AOML and GFDL Scientists Initiate a Grassroots Effort to Strengthen Collaboration

In the Fall of 2019, Atlantic Oceanographic and Meteorological Laboratory (AOML) oceanographer Renellys Perez contacted Geophysical Fluid Dynamics Laboratory (GFDL) and Princeton University oceanographer Sonya Legg to brainstorm how the two labs could increase collaboration. Due to a previous working relationship established with Legg at MPOWIR, a mentoring group created to improve the retention of women in physical oceanography and US CLIVAR, Perez was able to propose a collaborative workshop.

Perez and Legg began by identifying the various barriers that prevented the labs from working together, including a lack of access to model output, knowledge of which observational data sets were available, knowledge of what observations were needed by the modeling community, and confusion about who to contact. Legg explained that one of the biggest barriers was time. 

“Often the researchers who are most visible to people outside their own lab are the most senior people who are very busy with multiple commitments, and therefore unable to take on new collaborations,” said Legg. “However, talented earlier career scientists, who might not be as widely known, might be more able to collaborate and provide ways to make connections, leading to collaborations that could benefit their careers.”

The more the two oceanographers spoke about increasing collaborations in their research, the more they realized that there were already more established partnerships among other divisions within their labs, such as in hurricane research.

“We had identified that we could do a virtual workshop between the two labs, but realized we needed to reach out to other people (beyond our divisions) to reflect that spectrum of interaction,” said Perez. “It grew into this huge endeavor organically, and we started pulling in other people to help us organize an event.” 

Perez and Legg put together a diverse workshop planning committee with representation from both labs. Their virtual workshop became a grassroots effort from scientists wanting to build stronger connections with researchers across AOML and GFDL. They wanted to better leverage the observational and modeling expertise present at both labs. According to Perez, scientists at GFDL are constantly running an amazing suite of models, but it is not always clear to researchers at AOML who want to use those models which one is the best for their process study. 

“It’s not just that the model you need might not be publicly available, it’s that you need to know from an expert which is the best one to give you the best results for your specific project,” said Perez. “If you are studying productivity in the Gulf of Mexico you might need a fine resolution model that is not available to the general public, but somebody (at NOAA) has this great model and they can give you access to the model if you collaborate with them.”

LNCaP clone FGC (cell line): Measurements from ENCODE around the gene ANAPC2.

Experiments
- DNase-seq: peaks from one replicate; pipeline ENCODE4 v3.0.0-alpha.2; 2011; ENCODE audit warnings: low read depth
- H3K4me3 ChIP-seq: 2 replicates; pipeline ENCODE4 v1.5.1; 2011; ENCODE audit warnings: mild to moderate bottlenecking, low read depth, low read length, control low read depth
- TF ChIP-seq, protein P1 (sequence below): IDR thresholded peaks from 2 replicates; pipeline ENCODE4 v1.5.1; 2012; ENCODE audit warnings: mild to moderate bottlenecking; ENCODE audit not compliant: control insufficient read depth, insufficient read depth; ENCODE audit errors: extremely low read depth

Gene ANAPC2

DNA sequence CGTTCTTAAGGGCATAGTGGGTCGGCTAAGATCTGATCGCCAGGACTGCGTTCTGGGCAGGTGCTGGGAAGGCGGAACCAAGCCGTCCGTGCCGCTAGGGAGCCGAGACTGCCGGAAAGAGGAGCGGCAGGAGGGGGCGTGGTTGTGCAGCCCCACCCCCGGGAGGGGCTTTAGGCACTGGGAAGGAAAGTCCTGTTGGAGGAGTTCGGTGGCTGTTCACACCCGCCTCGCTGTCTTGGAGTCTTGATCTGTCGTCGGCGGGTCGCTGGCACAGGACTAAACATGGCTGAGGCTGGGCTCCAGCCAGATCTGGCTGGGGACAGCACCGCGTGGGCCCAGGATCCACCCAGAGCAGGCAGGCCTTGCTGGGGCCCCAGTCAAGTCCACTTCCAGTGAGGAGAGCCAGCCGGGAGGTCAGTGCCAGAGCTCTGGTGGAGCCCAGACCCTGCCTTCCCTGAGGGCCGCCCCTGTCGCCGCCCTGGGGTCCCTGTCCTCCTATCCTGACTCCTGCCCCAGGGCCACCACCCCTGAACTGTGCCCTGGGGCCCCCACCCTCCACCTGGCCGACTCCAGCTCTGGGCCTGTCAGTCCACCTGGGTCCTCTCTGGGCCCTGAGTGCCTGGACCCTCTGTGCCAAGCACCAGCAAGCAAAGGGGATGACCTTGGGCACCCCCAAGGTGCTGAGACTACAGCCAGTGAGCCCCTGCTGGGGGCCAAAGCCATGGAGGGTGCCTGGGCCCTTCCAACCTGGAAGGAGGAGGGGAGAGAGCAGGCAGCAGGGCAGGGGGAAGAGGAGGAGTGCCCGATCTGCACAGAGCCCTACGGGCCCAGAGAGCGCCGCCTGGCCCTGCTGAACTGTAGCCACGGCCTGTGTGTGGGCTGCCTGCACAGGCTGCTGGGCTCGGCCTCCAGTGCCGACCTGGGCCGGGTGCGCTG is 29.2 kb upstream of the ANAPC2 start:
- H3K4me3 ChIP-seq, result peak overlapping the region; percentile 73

Before the labs met virtually, the planning committee put together a survey to collect a census of the current status of cross-lab collaborations. It also provided information about research topics, models, and observations of interest between the two labs. It was discovered that 33% of the respondents had established long-term collaborations, but the majority of researchers were eager to start a new collaboration and interested in suggestions for how to do so.

Histogram showing the status of cross-lab collaborations based on pre-meeting survey responses.

Almost a full year after the first discussions, the first ever AOML/GFDL Science Connections workshop took place in August 2020. With up to 140 participants, this workshop focused on Atlantic, Gulf of Mexico, and Caribbean regional research and consisted of four two-hour workshop sessions: ecosystems and biogeochemistry; weather and extremes; subseasonal-to-seasonal prediction; and interannual-to-decadal phenomena.  

While a two-day meeting could not cover the entire breadth of research conducted at both labs, the sessions were designed to be cross-cutting and span as many disciplines as possible.

“The different themes were chosen to entrain a wide cross-section of researchers from across the two labs. For example, speakers included researchers from four of the five GFDL science divisions and included both federal scientists and Cooperative Institute for Modeling the Earth System researchers,” said Legg. “Session organizers were encouraged to include scientists at different career stages, and to pay attention to gender balance and other aspects of diversity.” 

According to Perez, speakers from AOML’s three science divisions participated, including federal, Cooperative Institute for Marine and Atmospheric Studies (CIMAS), and Northern Gulf Institute (NGI) researchers.

In each session there was approximately one hour allotted for scheduled talks ranging from 5 to 20 minutes in length, followed by opportunities to share slides about ongoing or new collaborative research ideas. At the end of each session, participants were asked to identify research topics of common interest and ways in which leadership could support cross-lab collaborations. Scientists also discussed the breadth of observational data sets and models that are available to share and provided recommendations for how to do so. 

“This is a great starting point; it gave people a list of more than 10 topics with researchers at both labs working on similar problems,” said Perez. “We now know who is a  person we can contact, and that they are interested in collaborating because they gave a talk at the workshop.”

Scientists shared topics such as alkalinity in biogeochemistry models and observations and global climate model downscaling. African dust and the Atlantic Meridional Overturning Circulation were also mentioned. The planning committee knew some of these topics in advance but, according to Perez, many were surprises.  

Recommendations from the workshop were compiled and synthesized by the committee members, and a final report will be distributed to both labs. Recommendations included the creation of a points of contact list for collaboration from both institutions, a list of model/observational data stewards, the creation of a bi-weekly or monthly science and model development meeting, cross-lab tutorial sessions, and more. Scientists also discussed the possibility of setting up a postdoctoral exchange program.